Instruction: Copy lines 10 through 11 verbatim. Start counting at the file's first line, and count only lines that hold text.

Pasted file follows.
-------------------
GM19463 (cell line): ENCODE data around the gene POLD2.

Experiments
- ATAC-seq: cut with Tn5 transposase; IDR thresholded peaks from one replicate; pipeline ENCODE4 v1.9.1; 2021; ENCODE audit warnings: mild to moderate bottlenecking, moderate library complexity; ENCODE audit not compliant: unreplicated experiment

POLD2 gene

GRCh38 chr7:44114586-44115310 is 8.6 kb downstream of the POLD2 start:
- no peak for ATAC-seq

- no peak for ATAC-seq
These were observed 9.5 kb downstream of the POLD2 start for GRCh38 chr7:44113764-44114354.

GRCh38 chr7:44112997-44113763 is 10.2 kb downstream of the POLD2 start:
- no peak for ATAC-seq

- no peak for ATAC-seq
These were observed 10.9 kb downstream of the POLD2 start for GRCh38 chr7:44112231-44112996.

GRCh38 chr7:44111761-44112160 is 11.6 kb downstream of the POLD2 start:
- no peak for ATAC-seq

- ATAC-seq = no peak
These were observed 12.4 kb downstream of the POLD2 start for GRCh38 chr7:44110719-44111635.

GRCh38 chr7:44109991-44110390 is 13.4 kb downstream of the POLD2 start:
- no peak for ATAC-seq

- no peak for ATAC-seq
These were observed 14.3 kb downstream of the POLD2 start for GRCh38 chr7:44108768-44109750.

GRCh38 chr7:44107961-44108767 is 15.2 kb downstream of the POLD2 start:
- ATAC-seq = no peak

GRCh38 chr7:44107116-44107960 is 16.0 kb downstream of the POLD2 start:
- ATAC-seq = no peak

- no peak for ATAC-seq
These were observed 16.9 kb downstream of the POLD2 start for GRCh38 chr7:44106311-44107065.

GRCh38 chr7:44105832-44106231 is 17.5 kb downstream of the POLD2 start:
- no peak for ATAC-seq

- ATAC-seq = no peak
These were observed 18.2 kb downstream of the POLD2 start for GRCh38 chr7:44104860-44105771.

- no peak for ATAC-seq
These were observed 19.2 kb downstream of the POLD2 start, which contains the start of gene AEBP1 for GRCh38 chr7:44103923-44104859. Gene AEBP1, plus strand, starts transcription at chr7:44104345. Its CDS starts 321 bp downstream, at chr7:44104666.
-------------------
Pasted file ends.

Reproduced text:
- no peak for ATAC-seq

- no peak for ATAC-seq